Former CDC Directors Say Trump Politicizing Public Health Has Spiked Deaths

WASHINGTON, DC - JUNE 23:(From left) Brett Giroir, U.S. assistant secretary for health, Anthony Fauci, director of the National Institute of Allergy and Infectious Diseases, and Robert Redfield, director of the Cente... WASHINGTON, DC - JUNE 23:(From left) Brett Giroir, U.S. assistant secretary for health, Anthony Fauci, director of the National Institute of Allergy and Infectious Diseases, and Robert Redfield, director of the Centers for Disease Control and Prevention (CDC), depart following testimony before the House Committee on Energy and Commerce on Capitol Hill on June 23, 2020 in Washington, DC. The committee is investigating the Trump administration's response to the COVID-19 pandemic. (Photo by Sarah Silbiger-Pool/Getty Images) MORE LESS
July 14, 2020 10:13 a.m.
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Four former CDC directors said Tuesday that the Trump administration’s undermining of public health officials has led to a sharp rise in COVID-19 infections and deaths.

In a Washington Post op-ed, the former public health officials — who collectively served in the top CDC post for 15 years under presidents of both parties — accused the Trump administration of politicizing public health information, especially around the looming school year.

“As the debate last week around reopening schools more safely showed, these repeated efforts to subvert sound public health guidelines introduce chaos and uncertainty while unnecessarily putting lives at risk,” wrote the former CDC directors — Tom Frieden, Jeffrey Koplan, David Satcher and Richard Besser.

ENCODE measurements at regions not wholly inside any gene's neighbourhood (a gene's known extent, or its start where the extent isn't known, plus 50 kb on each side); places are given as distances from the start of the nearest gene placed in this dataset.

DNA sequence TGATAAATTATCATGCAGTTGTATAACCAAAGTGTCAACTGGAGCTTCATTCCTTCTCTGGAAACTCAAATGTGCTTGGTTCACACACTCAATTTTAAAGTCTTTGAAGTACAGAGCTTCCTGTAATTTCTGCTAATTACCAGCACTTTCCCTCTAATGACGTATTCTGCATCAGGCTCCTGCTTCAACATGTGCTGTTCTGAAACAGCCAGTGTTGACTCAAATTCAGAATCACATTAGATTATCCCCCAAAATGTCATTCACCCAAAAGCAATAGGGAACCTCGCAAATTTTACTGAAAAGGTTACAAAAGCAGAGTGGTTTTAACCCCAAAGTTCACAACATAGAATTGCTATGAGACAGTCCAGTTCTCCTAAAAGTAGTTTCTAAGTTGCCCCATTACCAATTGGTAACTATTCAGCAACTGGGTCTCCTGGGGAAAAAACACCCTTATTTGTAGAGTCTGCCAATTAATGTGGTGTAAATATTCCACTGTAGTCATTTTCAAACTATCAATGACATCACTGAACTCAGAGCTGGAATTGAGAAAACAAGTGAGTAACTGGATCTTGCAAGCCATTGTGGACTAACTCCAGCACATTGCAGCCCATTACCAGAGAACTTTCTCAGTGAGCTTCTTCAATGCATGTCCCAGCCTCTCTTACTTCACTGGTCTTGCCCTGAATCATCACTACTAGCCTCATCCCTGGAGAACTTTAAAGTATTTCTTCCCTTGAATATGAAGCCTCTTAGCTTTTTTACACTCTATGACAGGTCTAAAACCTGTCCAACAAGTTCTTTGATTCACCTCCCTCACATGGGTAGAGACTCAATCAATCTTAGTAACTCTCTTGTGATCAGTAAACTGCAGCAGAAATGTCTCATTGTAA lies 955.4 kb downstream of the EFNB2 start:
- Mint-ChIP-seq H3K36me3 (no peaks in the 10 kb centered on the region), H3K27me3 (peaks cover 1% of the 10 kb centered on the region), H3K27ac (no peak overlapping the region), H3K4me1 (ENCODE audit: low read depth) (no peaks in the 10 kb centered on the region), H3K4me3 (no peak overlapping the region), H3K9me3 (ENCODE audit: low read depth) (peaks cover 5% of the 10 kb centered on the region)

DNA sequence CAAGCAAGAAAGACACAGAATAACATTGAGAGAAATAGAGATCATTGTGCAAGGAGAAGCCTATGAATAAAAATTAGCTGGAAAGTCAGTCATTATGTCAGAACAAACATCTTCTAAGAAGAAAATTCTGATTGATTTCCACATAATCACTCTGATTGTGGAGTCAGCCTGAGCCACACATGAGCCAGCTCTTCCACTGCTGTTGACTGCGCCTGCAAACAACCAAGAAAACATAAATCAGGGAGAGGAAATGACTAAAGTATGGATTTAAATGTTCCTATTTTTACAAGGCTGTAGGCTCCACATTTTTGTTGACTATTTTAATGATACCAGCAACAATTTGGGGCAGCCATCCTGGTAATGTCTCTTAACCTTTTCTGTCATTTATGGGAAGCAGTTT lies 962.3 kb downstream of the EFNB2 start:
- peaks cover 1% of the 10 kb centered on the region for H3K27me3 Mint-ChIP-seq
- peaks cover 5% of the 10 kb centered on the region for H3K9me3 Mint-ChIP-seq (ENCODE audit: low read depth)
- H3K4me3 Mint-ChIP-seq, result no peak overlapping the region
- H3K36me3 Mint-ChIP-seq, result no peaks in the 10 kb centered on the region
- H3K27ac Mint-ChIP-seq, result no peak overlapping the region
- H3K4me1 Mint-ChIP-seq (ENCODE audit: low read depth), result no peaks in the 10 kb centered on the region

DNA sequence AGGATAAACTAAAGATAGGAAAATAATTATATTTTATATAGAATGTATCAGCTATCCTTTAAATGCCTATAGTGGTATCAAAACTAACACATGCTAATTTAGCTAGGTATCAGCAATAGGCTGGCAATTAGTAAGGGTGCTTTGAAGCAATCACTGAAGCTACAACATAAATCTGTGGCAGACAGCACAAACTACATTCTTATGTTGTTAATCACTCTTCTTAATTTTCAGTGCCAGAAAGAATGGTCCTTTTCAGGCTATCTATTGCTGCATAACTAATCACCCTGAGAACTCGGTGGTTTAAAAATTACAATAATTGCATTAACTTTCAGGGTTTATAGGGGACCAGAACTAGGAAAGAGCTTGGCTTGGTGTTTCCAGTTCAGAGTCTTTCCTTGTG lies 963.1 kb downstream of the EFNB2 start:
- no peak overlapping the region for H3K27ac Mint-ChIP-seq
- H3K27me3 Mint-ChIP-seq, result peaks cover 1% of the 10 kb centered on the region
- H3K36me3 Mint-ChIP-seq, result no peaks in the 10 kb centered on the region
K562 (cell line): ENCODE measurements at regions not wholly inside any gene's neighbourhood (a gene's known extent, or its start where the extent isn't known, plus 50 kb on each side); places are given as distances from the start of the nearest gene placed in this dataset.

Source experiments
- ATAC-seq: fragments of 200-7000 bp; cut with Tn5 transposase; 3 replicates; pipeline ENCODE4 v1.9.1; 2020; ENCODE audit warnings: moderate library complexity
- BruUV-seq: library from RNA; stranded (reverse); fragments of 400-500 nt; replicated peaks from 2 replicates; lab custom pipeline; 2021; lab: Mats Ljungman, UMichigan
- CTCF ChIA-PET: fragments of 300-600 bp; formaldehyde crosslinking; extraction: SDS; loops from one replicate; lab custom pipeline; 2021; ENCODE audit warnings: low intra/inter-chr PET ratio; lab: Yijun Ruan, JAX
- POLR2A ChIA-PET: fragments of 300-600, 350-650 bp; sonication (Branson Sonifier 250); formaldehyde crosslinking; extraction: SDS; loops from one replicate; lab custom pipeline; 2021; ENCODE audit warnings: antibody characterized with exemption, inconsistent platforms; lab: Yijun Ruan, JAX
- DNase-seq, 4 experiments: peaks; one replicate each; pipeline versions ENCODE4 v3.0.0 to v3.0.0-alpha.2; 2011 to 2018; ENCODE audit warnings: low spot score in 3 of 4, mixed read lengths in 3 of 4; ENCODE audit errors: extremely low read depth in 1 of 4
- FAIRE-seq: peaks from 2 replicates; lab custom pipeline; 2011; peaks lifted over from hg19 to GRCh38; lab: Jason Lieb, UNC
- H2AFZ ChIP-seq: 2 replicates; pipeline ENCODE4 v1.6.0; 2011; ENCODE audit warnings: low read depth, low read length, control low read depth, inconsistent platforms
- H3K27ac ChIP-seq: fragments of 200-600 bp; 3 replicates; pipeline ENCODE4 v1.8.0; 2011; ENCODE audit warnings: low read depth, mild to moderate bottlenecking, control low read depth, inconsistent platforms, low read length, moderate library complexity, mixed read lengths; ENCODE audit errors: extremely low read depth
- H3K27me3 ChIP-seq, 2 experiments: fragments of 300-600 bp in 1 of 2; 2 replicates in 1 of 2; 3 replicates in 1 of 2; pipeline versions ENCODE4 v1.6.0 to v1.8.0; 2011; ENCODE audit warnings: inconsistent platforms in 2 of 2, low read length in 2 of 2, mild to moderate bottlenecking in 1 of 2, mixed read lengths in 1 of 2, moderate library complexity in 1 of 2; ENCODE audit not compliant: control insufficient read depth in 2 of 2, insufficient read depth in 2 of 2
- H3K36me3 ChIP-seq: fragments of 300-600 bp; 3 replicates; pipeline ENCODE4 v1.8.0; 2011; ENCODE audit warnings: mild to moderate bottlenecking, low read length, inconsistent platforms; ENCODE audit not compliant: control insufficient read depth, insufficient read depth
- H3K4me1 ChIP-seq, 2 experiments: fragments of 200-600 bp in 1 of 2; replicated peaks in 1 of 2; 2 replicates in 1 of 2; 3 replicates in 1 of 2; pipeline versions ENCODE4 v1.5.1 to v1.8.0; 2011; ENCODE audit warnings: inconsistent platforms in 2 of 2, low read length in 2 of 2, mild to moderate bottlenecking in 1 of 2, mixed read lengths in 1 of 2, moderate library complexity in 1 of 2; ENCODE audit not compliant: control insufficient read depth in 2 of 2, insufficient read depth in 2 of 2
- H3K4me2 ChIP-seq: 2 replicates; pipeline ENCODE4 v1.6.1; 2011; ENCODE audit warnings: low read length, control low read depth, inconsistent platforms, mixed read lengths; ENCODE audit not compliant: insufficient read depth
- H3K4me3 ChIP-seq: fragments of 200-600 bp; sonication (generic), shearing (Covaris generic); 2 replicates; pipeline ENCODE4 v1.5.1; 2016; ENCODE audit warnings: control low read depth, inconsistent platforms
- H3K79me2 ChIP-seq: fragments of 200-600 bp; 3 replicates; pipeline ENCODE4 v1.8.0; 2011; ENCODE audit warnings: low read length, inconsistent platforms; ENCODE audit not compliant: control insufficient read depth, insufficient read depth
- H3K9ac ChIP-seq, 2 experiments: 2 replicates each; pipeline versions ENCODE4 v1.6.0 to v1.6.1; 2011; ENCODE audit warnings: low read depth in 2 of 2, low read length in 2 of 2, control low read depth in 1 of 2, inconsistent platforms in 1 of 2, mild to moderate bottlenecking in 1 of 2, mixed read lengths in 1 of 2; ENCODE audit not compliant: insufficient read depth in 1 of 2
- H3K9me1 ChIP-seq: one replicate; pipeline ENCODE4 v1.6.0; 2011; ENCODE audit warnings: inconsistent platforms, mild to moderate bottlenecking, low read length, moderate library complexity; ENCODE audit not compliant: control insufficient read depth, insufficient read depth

Trump publicly disagreed with the CDC’s school reopening guidance, saying it asked schools “to do very impractical things.” Trump and Vice President Mike Pence have made noise about, somehow, cutting funds to schools that do not reopen. Education Secretary Betsty DeVos has rigorously maintained the party line: “The rule should be that kids go back to school this fall,” she said in an interview Sunday — while dodging questions on whether schools should follow CDC guidelines.

The current CDC director, Robert Redfield, said in response to the pressure that the current guidelines would stay as-is.

The scientific work of thousands of experts at the CDC, the former directors wrote, “is being challenged with partisan potshots, sowing confusion and mistrust at a time when the American people need leadership, expertise and clarity.”

“We’re seeing the terrible effect of undermining the CDC play out in our population,” they argued. “Willful disregard for public health guidelines is, unsurprisingly, leading to a sharp rise in infections and deaths. America now stands as a global outlier in the coronavirus pandemic.”

The former public health officials called for educational leaders to follow the CDC guidance, and said more funding was needed to reopen schools safely — especially in Black, Latino and Native American communities disproportionately affected by the virus.

“Trying to fight this pandemic while subverting scientific expertise is like fighting blindfolded,” they wrote. “How well and how quickly we adhere to the advice of public health experts at the CDC will determine whether, how soon and how safely our schools can reopen.”

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